• Michael Lutz, PhD, was the senior author of a new study that provides insights into the proteomics of Alzheimer’s disease.  Lutz, as well as co-authors Cathy Shi, Kirby Gottschalk, PhD, Carol Colton, PhD, and Duke Mathematics Sayan Mukherjee, PhD investigated the performance of two statistical methods for identification of proteins and biological pathways associated with Alzheimer’s disease for cross-species comparisons between humans and mouse models. This approach may help inform the development of improved mouse models to better study late-onset Alzheimer’s disease in humans. Read the full article in Frontiers in Systems Biology.
  • Michael Lutz, PhD, was also the senior author of a new pilot study that provides an exploratory assessment of proteomic network changes in cerebrospinal fluid of patients with mild cognitive impairment. Richard O’Brien, MD, PhD, contributed to the study, which appears in  Biomolecules. Read it here.
  • Michael “Luke” James, MD, PhD, and Haichen Wang, MD, contributed to an article in Neuron finding that programmed death protein 1 (PD-1) and its ligand PD-L1 constitute an immune checkpoint pathway, with neuronal PD-1 signaling regulates learning/memory in health and disease.  Their findings suggest that conditions that reduce PD-L1 levels or PD-1 signaling could promote memory in both physiological and pathological conditions. Read the full article in Neuron.
  • Maintaining good cognitive function is crucial for well-being across the lifespan. Simon Davis, PhD, was part of a team that examined how the degree of cognitive maintenance within the brain is determined by the functional interactions within and between large-scale brain networks. Their multivariate analysis found that cognitive function is increasingly dependent on function-structure connectivity convergence as age increases. Read the full article in the Neurobiology of Aging.
  • The human chromosome 19q13.32 is a gene rich region and has been associated with multiple phenotypes, including late onset Alzheimer's disease (LOAD) and other age-related conditions. Senior authors William “Kirby” Gottschalk, PhD, and Ornit Chiba-Falek, PhD, as well as colleagues including Michael Lutz, PhD, and Dellila Hodgson, MS, developed the first humanized mouse model that contains the entire TOMM40 and APOE genes with all intronic and intergenic sequences including the upstream and downstream regions. This improved mouse model offers new opportunities for research studies on the APOE genomic region in relation to LOAD and other conditions in adulthood. Read more about it in the Journal of Alzheimer’s Disease.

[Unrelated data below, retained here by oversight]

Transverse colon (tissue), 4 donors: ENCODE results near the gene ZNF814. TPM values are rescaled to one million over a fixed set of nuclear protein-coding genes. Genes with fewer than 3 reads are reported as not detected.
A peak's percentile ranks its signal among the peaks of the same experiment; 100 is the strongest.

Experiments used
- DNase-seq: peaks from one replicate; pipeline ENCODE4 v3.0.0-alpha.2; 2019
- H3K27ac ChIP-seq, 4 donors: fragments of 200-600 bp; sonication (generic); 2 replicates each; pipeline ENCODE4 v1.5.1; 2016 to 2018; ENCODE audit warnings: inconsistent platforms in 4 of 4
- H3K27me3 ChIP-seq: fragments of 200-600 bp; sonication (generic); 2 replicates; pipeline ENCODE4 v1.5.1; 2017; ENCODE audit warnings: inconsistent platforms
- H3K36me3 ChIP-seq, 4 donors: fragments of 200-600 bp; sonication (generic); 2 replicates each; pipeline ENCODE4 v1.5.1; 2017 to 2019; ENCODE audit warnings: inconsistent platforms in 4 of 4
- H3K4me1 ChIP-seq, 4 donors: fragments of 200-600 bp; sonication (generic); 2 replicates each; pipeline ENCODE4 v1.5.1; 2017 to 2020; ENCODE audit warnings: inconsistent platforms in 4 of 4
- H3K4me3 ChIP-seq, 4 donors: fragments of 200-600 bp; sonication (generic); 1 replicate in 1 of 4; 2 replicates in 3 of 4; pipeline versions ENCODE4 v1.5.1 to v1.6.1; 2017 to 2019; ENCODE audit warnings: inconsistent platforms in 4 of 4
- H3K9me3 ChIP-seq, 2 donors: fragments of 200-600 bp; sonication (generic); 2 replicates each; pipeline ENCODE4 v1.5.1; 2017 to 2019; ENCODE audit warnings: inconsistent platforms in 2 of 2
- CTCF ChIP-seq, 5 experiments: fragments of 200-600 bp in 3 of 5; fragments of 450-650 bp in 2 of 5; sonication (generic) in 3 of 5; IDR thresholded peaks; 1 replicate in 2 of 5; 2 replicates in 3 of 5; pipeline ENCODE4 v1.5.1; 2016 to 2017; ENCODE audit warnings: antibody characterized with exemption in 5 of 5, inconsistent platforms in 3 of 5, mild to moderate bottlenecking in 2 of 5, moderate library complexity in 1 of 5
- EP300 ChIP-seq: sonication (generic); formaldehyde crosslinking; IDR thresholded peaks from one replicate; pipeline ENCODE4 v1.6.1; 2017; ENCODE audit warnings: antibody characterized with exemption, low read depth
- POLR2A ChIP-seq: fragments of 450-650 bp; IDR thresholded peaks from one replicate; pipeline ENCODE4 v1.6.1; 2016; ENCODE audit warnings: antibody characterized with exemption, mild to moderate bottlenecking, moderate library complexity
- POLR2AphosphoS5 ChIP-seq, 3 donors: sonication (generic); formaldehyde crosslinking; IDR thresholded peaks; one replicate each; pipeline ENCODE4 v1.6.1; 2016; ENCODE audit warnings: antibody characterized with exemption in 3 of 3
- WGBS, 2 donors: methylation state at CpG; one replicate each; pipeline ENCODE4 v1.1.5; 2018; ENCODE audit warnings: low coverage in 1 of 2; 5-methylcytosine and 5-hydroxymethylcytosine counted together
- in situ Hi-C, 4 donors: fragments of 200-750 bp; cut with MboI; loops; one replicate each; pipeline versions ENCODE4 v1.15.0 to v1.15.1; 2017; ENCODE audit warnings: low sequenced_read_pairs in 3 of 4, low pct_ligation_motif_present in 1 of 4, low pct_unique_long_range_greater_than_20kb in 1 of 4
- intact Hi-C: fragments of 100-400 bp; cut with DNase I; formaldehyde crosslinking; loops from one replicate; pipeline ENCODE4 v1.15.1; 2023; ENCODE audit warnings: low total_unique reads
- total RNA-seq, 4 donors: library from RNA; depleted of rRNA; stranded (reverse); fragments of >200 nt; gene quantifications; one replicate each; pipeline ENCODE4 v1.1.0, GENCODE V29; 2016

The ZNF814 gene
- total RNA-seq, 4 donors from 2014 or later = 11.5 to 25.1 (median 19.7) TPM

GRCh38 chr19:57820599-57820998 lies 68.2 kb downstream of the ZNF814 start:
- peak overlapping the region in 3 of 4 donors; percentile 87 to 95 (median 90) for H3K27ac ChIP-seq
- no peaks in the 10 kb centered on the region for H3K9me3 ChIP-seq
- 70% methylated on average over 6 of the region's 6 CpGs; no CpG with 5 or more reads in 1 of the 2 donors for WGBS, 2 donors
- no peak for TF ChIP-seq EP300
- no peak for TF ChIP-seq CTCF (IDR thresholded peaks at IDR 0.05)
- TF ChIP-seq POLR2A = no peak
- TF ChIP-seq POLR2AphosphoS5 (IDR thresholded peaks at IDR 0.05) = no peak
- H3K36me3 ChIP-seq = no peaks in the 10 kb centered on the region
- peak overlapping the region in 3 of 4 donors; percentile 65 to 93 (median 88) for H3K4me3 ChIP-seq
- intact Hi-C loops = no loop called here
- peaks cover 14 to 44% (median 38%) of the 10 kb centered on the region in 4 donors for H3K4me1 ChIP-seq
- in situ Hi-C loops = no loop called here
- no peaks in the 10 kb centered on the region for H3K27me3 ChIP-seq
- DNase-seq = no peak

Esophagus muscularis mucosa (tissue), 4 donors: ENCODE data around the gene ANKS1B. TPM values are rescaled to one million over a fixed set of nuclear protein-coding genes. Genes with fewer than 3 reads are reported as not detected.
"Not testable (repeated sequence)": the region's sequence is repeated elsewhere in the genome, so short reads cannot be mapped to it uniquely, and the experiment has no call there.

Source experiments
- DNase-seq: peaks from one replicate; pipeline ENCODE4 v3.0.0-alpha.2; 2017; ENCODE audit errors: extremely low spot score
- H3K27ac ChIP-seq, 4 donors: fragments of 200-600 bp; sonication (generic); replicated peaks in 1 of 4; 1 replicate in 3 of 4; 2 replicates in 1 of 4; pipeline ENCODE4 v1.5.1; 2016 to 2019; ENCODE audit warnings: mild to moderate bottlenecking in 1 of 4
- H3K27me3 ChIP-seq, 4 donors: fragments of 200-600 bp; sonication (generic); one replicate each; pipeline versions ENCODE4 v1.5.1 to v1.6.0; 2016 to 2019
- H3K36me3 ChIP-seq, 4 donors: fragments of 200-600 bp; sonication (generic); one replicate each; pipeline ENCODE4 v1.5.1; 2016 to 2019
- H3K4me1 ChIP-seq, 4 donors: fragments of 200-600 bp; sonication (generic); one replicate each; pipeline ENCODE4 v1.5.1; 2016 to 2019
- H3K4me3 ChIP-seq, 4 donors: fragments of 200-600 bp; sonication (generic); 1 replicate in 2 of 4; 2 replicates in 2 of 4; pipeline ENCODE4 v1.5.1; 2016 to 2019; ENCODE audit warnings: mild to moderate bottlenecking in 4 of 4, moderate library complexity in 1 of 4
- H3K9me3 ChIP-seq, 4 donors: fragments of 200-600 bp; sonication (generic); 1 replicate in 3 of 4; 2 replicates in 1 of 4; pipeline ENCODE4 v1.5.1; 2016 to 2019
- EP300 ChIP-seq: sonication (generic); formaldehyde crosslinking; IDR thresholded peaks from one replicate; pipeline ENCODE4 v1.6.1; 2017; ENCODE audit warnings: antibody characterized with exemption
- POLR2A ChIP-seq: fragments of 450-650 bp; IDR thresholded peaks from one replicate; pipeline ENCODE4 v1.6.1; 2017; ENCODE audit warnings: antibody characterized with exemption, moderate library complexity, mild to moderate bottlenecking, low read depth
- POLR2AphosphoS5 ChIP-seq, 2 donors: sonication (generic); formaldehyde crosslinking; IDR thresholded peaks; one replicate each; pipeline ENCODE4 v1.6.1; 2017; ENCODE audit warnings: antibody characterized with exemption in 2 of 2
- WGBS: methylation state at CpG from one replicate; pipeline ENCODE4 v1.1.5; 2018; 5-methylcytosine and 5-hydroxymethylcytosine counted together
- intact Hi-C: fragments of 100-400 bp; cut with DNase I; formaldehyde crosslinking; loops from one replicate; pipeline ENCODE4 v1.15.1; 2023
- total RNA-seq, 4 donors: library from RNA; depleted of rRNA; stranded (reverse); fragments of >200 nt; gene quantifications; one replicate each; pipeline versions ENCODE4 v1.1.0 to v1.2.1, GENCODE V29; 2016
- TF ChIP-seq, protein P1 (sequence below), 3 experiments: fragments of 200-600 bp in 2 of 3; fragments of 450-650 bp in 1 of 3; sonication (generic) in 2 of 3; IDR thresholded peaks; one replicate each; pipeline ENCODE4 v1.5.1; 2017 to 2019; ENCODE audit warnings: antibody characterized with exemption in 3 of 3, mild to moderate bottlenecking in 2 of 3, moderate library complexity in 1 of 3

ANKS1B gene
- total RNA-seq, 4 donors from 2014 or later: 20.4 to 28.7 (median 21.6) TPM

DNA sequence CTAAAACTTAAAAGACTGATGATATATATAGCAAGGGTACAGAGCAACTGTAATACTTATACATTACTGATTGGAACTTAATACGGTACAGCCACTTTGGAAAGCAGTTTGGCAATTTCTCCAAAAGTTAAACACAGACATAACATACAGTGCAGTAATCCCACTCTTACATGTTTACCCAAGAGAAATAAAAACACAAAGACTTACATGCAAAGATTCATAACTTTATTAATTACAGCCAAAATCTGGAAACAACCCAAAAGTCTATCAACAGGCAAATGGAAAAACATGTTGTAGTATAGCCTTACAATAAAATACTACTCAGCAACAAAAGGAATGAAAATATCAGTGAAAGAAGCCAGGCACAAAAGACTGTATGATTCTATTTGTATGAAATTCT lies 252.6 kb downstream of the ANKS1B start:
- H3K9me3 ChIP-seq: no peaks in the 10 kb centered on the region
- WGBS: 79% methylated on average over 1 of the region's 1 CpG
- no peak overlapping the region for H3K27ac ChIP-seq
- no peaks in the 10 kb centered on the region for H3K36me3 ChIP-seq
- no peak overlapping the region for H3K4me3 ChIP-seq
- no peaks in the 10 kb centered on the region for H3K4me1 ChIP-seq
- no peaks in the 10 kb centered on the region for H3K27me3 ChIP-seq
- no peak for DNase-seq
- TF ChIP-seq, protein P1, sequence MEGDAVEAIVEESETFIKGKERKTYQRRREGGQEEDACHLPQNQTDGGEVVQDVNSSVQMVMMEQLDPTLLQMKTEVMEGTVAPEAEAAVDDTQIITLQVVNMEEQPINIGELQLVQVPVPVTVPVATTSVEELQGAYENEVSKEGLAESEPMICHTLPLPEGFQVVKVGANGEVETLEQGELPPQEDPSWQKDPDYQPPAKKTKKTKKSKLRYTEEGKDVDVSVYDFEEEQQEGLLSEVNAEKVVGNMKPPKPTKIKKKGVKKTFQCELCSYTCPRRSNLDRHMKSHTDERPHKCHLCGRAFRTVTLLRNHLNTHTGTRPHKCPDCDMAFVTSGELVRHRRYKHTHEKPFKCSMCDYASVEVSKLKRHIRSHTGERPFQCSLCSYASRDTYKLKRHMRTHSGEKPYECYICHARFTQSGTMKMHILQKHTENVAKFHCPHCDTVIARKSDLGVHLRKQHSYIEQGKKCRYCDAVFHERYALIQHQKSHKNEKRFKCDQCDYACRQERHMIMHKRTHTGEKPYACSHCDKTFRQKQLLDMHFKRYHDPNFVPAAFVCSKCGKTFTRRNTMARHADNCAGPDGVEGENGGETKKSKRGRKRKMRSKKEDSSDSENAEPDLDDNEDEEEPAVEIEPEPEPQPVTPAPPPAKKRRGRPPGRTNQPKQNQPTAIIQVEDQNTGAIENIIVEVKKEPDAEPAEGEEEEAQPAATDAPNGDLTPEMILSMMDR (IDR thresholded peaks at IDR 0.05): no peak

Grants and Awards

  • Brian Mac Grory, MB BCh, MRCP, Carlene Moore, PhD, and resident Jay Lusk, MD, MBA were one of seven teams who recently received funding from the American Heart Association (AHA) to study the links between migraine, strokes, and cardiovascular disease.  will study the connection between migraine and ocular stroke. Read about that award here.
  • Brian Mac Grory, MB BCh, MRCP, and Jamila Minga, PhD, CCC-SLP, both received $30,000  from the Fund to Retain Clinical Scientists at Duke. These awards, supported by the American Heart Association, allow physician-scientists with significant care-giving responsibilities to continue their work. Minga will use her funding to investigate neuroanatomic correlates of language production after right hemisphere stroke, while Mac Grory will investigate atrial fibrillation as a novel risk factor for retinal stroke.